The Burke Museum has been collecting international textiles for over a century and holds a permanent collection of over 2,000 hand-woven pieces. The Burke textile collection has been widely used for research, but most of these works have never before been on public display.
This fall, for the first time, 130 of the most beautifully designed and culturally significant textile masterpieces from the Americas, Asia, and the Pacific Islands will be displayed in a new Burke Museum exhibit, titled Weaving Heritage: Textile Masterpieces from the Burke Collection. The show will open Oct. 2 and run through Feb. 27, 2011.
Weaving Heritage will draw on the expertise of master weavers and cultural leaders from the communities represented in the exhibit to tell the story of this increasingly endangered art form. The exhibit will provide museum visitors with a rare opportunity to see outstanding examples of traditional textile arts from Indonesia, Micronesia, Japan, Mexico, Guatemala, China, Tibet, the Philippines, Southeast Asia, Bolivia, Peru, Chile, Ecuador, and Native American tribal groups including the Salish, Tlingit, Haida, Navajo, and Hopi.
The textiles will be complemented with examples of traditional looms, weaving tools, and touchable materials. A hands-on area will allow visitors to try simple weaving activities, handle fiber samples, and learn about weaving techniques through video and other resources.
For many thousands of years, people all over the world have woven animal and plant fibers into cloth. Hand-woven textiles are closely identified with cultural identity, ethnic pride, technical artistic mastery, and community history. However, in the past 150 years, factors such as the introduction of cheap, machine-made textiles, changes in the availability of traditional materials, the influence of foreign fashions, and economic and political strife in many nations have threatened the survival of hand-woven textile traditions.
In recent decades, some communities have witnessed a resurgence of their weaving heritage, as national governments provide support for training programs, microcredit and financing programs encourage small business development, and community weaving associations use the Internet to market their textiles and reach an international clientele.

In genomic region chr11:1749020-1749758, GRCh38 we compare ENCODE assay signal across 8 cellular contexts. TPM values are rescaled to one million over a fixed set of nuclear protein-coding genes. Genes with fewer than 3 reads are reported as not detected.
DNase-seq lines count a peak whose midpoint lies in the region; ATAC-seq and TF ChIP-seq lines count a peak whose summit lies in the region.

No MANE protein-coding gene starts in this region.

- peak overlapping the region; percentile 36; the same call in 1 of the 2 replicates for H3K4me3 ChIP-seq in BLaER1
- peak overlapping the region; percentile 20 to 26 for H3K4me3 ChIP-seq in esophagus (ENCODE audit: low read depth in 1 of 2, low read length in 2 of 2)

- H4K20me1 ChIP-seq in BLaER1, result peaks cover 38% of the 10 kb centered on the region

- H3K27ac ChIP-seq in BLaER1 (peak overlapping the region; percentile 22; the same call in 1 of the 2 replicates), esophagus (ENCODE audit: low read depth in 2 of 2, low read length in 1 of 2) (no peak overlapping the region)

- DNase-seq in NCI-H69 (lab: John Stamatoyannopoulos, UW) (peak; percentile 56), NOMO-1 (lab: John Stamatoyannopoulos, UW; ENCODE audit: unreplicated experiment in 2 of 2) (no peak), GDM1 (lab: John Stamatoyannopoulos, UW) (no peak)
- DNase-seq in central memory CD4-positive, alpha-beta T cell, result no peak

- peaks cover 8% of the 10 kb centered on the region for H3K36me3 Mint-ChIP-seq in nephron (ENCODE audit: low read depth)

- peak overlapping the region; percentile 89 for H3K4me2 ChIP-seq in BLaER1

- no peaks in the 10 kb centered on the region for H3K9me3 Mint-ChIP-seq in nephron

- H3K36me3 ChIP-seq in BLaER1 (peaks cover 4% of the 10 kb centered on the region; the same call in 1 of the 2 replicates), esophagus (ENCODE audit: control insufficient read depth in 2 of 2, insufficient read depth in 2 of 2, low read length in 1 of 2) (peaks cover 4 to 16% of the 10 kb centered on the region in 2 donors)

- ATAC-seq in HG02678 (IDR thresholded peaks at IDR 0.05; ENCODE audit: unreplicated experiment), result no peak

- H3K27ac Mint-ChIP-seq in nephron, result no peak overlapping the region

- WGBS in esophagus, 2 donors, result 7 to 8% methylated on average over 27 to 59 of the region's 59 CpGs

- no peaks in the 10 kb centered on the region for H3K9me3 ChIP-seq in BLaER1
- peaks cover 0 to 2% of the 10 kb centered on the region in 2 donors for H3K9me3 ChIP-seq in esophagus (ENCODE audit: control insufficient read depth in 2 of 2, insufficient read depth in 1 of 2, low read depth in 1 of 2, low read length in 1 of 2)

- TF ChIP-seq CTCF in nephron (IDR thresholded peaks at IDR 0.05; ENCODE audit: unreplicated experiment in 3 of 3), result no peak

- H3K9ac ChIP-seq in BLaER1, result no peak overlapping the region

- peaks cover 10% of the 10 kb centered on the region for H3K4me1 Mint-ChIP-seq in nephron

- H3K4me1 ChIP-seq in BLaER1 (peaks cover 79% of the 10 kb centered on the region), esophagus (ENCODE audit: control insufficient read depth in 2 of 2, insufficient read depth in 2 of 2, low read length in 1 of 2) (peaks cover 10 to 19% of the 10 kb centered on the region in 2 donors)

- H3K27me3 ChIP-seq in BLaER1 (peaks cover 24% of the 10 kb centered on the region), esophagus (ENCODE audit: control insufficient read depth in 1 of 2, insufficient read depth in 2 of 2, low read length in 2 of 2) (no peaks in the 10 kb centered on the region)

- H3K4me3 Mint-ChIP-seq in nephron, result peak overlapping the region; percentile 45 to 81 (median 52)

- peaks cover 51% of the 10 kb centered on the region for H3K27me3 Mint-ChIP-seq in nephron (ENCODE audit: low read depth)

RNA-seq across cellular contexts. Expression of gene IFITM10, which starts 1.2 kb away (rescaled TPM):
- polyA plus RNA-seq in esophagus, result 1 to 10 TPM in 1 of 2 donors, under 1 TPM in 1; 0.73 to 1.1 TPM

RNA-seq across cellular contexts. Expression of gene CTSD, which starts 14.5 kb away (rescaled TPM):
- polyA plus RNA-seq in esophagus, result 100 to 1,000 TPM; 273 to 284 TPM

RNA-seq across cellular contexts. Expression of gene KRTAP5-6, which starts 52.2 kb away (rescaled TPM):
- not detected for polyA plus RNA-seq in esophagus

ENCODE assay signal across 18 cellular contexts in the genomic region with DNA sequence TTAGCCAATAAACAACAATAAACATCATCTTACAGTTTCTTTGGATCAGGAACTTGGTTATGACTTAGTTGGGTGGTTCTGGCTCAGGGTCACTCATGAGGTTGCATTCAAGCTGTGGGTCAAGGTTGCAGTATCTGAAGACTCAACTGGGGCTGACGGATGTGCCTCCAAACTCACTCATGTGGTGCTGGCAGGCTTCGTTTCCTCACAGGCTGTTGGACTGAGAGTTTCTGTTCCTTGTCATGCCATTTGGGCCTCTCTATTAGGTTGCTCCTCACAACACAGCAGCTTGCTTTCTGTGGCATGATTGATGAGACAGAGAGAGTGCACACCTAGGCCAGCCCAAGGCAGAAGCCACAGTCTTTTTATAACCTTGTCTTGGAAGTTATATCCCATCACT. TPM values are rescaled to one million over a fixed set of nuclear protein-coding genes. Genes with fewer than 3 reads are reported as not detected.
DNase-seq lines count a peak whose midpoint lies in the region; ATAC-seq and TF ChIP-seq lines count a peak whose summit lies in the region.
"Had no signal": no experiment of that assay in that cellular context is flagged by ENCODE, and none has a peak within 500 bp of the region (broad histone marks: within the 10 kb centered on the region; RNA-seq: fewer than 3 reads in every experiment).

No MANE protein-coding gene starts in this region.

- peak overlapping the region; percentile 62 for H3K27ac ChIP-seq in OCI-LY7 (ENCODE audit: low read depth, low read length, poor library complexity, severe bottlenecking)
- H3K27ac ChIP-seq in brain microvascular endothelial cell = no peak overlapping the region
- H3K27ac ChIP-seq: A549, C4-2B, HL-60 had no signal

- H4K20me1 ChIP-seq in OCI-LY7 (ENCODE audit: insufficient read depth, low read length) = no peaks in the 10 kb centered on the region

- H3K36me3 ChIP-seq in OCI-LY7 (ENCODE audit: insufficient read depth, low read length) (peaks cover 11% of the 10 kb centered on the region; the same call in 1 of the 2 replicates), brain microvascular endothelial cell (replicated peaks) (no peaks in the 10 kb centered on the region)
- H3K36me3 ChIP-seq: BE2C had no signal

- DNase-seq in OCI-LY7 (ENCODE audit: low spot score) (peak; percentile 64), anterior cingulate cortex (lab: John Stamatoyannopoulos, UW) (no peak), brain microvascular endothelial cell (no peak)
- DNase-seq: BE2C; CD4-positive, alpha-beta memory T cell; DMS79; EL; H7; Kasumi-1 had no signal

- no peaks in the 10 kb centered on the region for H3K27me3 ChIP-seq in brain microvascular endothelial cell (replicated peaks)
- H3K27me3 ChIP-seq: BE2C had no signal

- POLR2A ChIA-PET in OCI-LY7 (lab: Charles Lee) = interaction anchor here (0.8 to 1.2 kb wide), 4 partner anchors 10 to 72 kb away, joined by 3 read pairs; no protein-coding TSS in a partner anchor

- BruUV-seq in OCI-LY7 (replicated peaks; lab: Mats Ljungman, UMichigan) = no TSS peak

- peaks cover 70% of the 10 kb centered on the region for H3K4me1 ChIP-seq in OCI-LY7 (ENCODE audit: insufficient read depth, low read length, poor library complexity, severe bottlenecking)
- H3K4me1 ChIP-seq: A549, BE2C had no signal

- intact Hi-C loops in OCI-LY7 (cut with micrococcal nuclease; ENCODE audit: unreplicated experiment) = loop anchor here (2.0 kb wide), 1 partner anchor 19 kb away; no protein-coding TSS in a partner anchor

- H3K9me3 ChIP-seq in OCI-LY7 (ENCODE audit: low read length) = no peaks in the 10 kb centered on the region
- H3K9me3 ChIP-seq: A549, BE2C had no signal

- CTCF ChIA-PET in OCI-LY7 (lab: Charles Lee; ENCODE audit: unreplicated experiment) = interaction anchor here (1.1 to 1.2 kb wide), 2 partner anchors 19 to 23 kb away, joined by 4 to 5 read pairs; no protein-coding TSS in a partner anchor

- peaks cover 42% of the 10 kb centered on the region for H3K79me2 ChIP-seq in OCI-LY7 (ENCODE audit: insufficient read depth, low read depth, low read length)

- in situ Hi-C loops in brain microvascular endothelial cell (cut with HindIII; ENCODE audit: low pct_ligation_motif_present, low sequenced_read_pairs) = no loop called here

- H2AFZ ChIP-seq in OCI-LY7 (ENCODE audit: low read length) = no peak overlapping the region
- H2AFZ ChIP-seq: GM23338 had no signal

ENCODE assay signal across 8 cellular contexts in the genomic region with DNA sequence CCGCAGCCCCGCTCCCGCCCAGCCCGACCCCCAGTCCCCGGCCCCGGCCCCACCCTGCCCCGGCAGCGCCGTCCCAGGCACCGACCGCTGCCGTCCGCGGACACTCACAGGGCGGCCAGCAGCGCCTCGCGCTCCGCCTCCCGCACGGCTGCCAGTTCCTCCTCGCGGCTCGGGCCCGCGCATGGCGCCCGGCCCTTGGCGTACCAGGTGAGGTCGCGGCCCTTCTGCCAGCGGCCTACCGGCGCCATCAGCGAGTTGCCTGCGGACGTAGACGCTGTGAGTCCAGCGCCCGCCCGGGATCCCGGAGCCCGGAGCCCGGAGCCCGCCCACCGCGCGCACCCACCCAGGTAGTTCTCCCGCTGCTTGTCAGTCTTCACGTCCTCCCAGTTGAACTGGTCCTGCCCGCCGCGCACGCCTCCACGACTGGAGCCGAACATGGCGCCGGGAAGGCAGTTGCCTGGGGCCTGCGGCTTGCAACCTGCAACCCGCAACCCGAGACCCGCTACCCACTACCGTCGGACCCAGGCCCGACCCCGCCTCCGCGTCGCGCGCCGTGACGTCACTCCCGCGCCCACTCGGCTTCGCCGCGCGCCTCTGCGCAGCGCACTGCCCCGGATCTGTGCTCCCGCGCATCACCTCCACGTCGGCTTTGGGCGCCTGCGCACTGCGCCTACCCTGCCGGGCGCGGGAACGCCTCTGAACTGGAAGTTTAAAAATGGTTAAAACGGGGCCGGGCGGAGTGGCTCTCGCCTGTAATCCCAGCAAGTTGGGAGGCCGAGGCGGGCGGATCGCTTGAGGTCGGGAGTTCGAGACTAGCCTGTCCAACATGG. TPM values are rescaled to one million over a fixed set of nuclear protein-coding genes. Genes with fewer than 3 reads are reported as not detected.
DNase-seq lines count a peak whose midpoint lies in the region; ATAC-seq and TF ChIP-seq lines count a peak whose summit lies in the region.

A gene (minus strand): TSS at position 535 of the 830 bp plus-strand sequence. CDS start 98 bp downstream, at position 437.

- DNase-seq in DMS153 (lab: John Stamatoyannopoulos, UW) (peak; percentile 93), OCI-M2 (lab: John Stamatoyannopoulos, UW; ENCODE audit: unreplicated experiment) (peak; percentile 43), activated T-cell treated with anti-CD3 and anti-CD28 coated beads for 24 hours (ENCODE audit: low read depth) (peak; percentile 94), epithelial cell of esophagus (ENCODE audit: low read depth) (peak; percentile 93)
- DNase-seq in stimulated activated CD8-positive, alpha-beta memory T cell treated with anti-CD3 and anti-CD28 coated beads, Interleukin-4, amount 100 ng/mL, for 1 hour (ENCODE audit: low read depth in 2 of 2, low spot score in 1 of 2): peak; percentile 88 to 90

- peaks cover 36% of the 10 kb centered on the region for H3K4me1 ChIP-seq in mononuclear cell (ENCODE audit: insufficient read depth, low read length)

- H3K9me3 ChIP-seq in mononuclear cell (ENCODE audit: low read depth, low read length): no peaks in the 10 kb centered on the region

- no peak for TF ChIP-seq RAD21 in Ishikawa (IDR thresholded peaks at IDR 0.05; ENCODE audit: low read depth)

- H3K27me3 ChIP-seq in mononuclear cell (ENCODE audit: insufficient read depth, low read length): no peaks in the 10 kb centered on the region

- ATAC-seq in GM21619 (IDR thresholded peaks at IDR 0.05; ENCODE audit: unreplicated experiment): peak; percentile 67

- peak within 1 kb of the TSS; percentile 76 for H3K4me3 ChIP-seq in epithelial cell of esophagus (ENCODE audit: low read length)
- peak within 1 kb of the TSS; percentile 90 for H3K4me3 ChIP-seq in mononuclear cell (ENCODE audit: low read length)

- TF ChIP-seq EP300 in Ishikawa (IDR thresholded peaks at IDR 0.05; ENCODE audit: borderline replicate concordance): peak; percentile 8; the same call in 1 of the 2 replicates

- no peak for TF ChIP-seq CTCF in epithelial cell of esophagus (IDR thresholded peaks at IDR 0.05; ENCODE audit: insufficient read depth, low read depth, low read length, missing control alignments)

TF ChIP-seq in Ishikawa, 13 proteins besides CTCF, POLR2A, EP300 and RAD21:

Curator Emeritus James Nason, as lead curator for the project, said, “Weaving Heritage will offer the public a rare insight into the demanding nature of this endangered art, and the extraordinary quality and artistic beauty of the work of indigenous master weavers, while also expanding the Burke’s outreach to tribal and ethnic audiences.”
Throughout the duration of the exhibit, museum visitors will have opportunities to watch and talk with contemporary master weavers from a variety of indigenous cultures and learn about weaving and dyeing techniques, beginning with the opening weekend of the exhibition. Check www.burkemuseum.org/events for updates to the event calendar.
- Opening day activities, Saturday, Oct. 2, 10 a.m. to 4 p.m. — Come to the opening day celebration of Weaving Heritage, featuring guided exhibit tours, hands-on weaving activities for families, and an indigo dye demonstration with Seattle’s Earthues. Learn more about the opening day activities online here.
- Guatemalan backstrap weaving demonstrations with master weaver Maria Cuc Jiatz, Friday, Oct. 22, 10 a.m. to 3 p.m., Saturday, Oct. 23, noon to 3 p.m.; and Sunday, Oct. 24, 10 a.m. to 3 p.m. — Mayan weaver Maria Cuc Jiatz is dedicated to passing along the art of backstrap loom weaving to future generations. Meet Maria and watch as she demonstrates this traditional Mayan weaving technique.
- Guatemalan backstrap weaving master class with Maria Cuc Jiatz, Saturday, Oct. 23, 9 to 11 a.m. — Learn the backstrap weaving process from start to finish on a traditional Mayan backstrap loom. Cost: $40, plus $30 loom and supply fee payable directly to instructor. Class size is limited. To register, email firstname.lastname@example.org or call 206-543-9681.